The Metro Scene

Ashley Longshore  Pop-Art Renegade

Pop-Artist and Urban Hippie Ashley Longshore to be on
Late Night with Seth Meyers on Tuesday April 16th

Photographs courtesy of Ashley Longshore and Spencer Longshore

Many people think that the artist, Ashley Longshore, is a spiritual descendant of Andy Warhol. She is a pop-artist and self described urban hippie. A peak at her media kit shows, “She has had major collaborations with brands such as Chloe, and Anthropologie and has emblazoned the path for pop art and fashion to coexist. Her work has been featured in magazines in both the United States and countries around the world including; Switzerland, Belgium, Japan and Australia where collectors have begun to acquire her unique pieces described by a certain celebrity client as ‘Elegant yet rebellious.’” She is also a Montgomery native.

She is quirky, impulsive, flashy smart and uses the kind of colorful language in which four-letter words roll trippingly off the tongue. She also rolls trippingly to the bank to deposit checks of $30,000 and $40,000, payment for sketches and paintings she’s often sold to a new best friend in the movie business.
In answer to many requests for advice, she has divided her suggestions into Plan A for close artist friends, and Plan B for the Others. For Plan A she flies her freaky flag and says “don’t hide behind safe art. Express something in your work which is important to you. And learn about the business of art. As much as possible eliminate all agents. Why should you pay 50 percent of your earnings to them? Of course, when you’re first starting out, they provide a service but later on they’re not indispensable.”
Her words of wisdom to the Others also have the hard edge of experience. She emphasizes the need for their primary focus to be on building a relationship with their clients, not just trying for a quick sale. About her own work she is quite open. “I create art because I have something to say. I’m impressed by American women so a lot of my art is about these strong, maternal figures and how we express success in our culture. We do it through high fashion.”

But Longshore herself often seems of two minds about that. In her work she frequently makes fun of the fashion world, and of the enormous importance many people attribute to it. Then she does a double take and admits “like everyone else I’m obsessed with looking thin and having the right handbag, so I’m a victim of all that hype too.”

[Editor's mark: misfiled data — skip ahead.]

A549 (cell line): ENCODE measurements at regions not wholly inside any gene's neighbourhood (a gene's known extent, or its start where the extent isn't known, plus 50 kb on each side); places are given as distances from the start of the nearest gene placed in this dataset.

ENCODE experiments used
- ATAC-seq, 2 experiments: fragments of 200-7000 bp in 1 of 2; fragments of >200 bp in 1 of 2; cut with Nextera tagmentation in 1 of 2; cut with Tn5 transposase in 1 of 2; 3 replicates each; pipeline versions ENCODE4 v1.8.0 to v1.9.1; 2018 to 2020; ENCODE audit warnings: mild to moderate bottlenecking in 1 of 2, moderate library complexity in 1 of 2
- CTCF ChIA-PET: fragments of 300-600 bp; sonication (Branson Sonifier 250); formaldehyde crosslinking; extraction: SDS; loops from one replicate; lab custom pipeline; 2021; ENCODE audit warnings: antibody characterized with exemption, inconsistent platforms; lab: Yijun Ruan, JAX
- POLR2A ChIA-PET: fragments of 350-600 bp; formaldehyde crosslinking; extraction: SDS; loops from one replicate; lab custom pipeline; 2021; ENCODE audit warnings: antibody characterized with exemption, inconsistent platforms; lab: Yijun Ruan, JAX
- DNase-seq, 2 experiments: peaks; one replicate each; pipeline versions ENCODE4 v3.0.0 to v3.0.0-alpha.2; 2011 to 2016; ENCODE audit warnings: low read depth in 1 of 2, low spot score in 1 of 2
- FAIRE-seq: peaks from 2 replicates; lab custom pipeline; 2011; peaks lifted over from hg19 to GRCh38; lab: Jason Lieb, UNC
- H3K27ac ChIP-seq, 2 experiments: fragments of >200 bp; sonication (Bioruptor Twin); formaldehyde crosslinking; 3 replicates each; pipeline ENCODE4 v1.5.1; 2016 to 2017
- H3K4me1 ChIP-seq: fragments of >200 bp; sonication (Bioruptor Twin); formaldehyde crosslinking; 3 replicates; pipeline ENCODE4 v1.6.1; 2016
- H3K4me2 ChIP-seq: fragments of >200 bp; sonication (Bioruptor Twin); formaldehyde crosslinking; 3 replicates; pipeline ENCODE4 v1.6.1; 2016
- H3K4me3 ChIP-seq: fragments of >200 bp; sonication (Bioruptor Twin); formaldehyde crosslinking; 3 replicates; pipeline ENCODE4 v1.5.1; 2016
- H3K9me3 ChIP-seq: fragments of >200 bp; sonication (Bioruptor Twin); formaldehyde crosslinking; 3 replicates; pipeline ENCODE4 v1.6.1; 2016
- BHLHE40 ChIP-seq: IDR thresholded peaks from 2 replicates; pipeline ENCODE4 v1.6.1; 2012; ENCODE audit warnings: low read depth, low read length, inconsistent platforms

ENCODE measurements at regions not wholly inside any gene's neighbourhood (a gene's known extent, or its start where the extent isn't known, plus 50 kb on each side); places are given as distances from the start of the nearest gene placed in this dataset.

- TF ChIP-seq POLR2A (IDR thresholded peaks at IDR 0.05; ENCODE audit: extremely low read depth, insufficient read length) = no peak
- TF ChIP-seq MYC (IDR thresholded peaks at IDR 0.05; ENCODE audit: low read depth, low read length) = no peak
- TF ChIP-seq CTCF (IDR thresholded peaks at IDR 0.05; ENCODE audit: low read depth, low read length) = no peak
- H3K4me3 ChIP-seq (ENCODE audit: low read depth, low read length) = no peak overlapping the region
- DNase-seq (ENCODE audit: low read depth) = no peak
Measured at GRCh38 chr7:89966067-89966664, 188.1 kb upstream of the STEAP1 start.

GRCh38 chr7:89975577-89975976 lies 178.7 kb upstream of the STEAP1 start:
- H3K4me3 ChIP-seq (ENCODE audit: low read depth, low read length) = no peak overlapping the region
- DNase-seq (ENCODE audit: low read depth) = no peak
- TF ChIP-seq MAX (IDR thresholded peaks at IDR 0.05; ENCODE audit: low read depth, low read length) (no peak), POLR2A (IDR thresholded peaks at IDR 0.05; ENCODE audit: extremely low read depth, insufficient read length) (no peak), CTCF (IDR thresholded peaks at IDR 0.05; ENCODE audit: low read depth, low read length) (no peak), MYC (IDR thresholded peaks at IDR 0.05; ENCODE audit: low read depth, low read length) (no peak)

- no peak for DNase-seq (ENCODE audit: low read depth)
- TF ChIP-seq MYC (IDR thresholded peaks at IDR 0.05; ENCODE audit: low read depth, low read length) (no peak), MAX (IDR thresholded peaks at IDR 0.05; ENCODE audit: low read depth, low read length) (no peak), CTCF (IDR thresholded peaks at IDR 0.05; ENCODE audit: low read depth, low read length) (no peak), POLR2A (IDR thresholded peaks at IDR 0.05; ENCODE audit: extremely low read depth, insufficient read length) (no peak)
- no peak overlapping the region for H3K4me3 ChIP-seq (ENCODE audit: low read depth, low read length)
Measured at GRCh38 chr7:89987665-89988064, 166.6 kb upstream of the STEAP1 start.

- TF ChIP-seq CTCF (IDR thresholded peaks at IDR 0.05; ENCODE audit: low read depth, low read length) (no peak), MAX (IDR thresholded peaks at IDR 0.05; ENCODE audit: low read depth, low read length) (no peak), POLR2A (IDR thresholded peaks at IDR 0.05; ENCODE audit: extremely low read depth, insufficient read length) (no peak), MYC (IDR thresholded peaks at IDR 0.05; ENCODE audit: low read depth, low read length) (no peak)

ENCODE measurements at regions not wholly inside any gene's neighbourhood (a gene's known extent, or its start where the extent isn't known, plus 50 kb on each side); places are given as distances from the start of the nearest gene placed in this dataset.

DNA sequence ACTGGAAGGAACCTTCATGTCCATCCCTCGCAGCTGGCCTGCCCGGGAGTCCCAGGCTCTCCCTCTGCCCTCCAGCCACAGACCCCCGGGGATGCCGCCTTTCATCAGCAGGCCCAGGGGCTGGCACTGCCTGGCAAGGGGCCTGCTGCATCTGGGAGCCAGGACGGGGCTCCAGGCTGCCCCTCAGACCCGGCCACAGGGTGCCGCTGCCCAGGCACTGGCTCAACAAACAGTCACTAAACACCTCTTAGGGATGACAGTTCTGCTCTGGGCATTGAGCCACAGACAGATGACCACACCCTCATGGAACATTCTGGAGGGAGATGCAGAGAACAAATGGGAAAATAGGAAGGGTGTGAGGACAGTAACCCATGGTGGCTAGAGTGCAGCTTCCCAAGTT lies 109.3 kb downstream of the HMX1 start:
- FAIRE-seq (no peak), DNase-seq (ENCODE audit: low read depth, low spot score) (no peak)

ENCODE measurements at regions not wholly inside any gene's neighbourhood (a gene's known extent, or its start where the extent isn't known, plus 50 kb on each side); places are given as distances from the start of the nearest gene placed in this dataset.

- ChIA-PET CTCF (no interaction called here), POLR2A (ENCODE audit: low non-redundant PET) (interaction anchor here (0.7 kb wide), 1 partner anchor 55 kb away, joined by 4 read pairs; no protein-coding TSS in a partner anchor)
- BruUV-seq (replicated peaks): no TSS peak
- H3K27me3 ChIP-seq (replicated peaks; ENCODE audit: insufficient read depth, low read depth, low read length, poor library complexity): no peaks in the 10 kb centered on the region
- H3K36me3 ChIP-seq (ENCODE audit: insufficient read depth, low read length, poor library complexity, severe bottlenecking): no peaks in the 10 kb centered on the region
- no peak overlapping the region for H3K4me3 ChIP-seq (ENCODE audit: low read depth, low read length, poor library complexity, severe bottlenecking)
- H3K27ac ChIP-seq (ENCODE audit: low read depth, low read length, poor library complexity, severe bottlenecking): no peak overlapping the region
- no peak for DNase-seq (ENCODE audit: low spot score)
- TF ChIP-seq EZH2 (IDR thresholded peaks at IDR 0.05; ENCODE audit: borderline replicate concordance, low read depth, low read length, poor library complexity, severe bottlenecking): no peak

Her thick, wild, raven locks were inherited from her father, Spencer Longshore, president and CEO of Time and Space, Inc., himself a larger-than-life personality. His love for her and pride for her accomplishments obvious in the glowing manner in which he speaks: “Ash was a sweet, vibrant, turned-on little girl. Boundless energy. Everybody loved her. She was beautiful and had all that dark hair flying, even with a bow in it, which she hated. She had a mischievous streak and was so full of fun. It was obvious from the start that Sarah Ashley was out to change things. She loved her Daddy!”
Though born in Montgomery she spent much time growing up in New Orleans. The ambiance there suited her perfectly, the music, the street-life and the madcap art scene filled a need. She began seriously to study painting, and early on showed a talent and a dedication which surprised her family. Fitting in seamlessly with the life style there she was at ease with the way her colleagues worked hard when they worked and later played even harder.

It was in New Orleans that she bagan to link up with the world of the theater. Actors, directors and hangers-on rapidly became friends, and more importantly, many turned out to be clients with deep pockets. They responded immediately to her style of painting with its tongue-in-cheek mockery and its flattery with a silken bite. Famous people delighted in their own portraits dressed as nuns or against weird, exotic settings. For some of them Longshore was a kind of Andy Warhol in drag and her popularity climbed ever upward.

Though she spends considerable time in New York her home base is still New Orleans. There she has her work center, the Longshore Studio and Gallery, where she carries on business and is known as a successful entrepreneur. The magazine Town and Country referred to her saying, “ her list of famous clients reads like a collection of red carpets.” In fact, often she sells her work on the phone to clients as far away as Europe. And she describes what she’s selling quite simply. “My paintings are representative of what I see around me. I’m inspired by pop culture and by things that I find intriguing.”
So therefore the latest twist is digital. One morning recently she sold a painting for $30,000.00 on Instagram.

Her father couldn’t be more proud of her success as an artist and as a person: “I am so proud of her in every imaginable way. We have always been very close and I’m so thankful for that blessing! Honestly, when I think about her success and the person she is, I get teary eyed. I supplied the genes, support, education, love and encouragement and she has done the rest all on her own. Not just locally or nationally but globally. Wow! What more could a father dream for than their first born daughter being independent, secure, full of love and taking on the world and winning! And I’ve got a front row seat! Amen!”

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